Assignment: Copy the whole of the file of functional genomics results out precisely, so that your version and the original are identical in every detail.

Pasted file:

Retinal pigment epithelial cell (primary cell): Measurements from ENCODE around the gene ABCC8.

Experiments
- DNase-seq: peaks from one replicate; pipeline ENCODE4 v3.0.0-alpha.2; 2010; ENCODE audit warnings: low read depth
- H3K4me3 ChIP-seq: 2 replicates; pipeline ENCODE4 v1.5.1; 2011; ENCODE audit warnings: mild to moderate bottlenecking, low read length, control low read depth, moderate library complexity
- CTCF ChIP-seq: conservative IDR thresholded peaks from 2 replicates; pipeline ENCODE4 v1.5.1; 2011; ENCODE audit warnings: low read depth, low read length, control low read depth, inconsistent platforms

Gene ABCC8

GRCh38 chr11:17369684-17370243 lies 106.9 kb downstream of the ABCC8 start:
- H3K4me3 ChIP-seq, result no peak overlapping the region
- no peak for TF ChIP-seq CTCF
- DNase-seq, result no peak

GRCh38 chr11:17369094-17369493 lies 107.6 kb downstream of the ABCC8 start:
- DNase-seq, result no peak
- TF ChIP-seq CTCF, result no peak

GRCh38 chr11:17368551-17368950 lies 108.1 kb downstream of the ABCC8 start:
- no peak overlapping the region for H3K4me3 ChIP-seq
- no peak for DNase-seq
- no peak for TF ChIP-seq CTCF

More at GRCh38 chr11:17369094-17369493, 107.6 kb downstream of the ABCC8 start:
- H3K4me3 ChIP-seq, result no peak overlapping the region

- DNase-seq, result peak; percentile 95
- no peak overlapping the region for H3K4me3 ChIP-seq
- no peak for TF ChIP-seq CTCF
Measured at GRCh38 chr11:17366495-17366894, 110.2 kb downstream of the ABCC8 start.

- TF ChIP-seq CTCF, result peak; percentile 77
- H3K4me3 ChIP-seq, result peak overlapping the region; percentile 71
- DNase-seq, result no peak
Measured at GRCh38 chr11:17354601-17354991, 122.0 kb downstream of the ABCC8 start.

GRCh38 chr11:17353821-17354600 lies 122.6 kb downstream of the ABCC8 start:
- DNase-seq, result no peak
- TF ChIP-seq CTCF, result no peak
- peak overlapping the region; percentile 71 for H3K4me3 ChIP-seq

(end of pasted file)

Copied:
Retinal pigment epithelial cell (primary cell): Measurements from ENCODE around the gene ABCC8.

Experiments
- DNase-seq: peaks from one replicate; pipeline ENCODE4 v3.0.0-alpha.2; 2010; ENCODE audit warnings: low read depth
- H3K4me3 ChIP-seq: 2 replicates; pipeline ENCODE4 v1.5.1; 2011; ENCODE audit warnings: mild to moderate bottlenecking, low read length, control low read depth, moderate library complexity
- CTCF ChIP-seq: conservative IDR thresholded peaks from 2 replicates; pipeline ENCODE4 v1.5.1; 2011; ENCODE audit warnings: low read depth, low read length, control low read depth, inconsistent platforms

Gene ABCC8

GRCh38 chr11:17369684-17370243 lies 106.9 kb downstream of the ABCC8 start:
- H3K4me3 ChIP-seq, result no peak overlapping the region
- no peak for TF ChIP-seq CTCF
- DNase-seq, result no peak

GRCh38 chr11:17369094-17369493 lies 107.6 kb downstream of the ABCC8 start:
- DNase-seq, result no peak
- TF ChIP-seq CTCF, result no peak

GRCh38 chr11:17368551-17368950 lies 108.1 kb downstream of the ABCC8 start:
- no peak overlapping the region for H3K4me3 ChIP-seq
- no peak for DNase-seq
- no peak for TF ChIP-seq CTCF

More at GRCh38 chr11:17369094-17369493, 107.6 kb downstream of the ABCC8 start:
- H3K4me3 ChIP-seq, result no peak overlapping the region

- DNase-seq, result peak; percentile 95
- no peak overlapping the region for H3K4me3 ChIP-seq
- no peak for TF ChIP-seq CTCF
Measured at GRCh38 chr11:17366495-17366894, 110.2 kb downstream of the ABCC8 start.

- TF ChIP-seq CTCF, result peak; percentile 77
- H3K4me3 ChIP-seq, result peak overlapping the region; percentile 71
- DNase-seq, result no peak
Measured at GRCh38 chr11:17354601-17354991, 122.0 kb downstream of the ABCC8 start.

GRCh38 chr11:17353821-17354600 lies 122.6 kb downstream of the ABCC8 start:
- DNase-seq, result no peak
- TF ChIP-seq CTCF, result no peak
- peak overlapping the region; percentile 71 for H3K4me3 ChIP-seq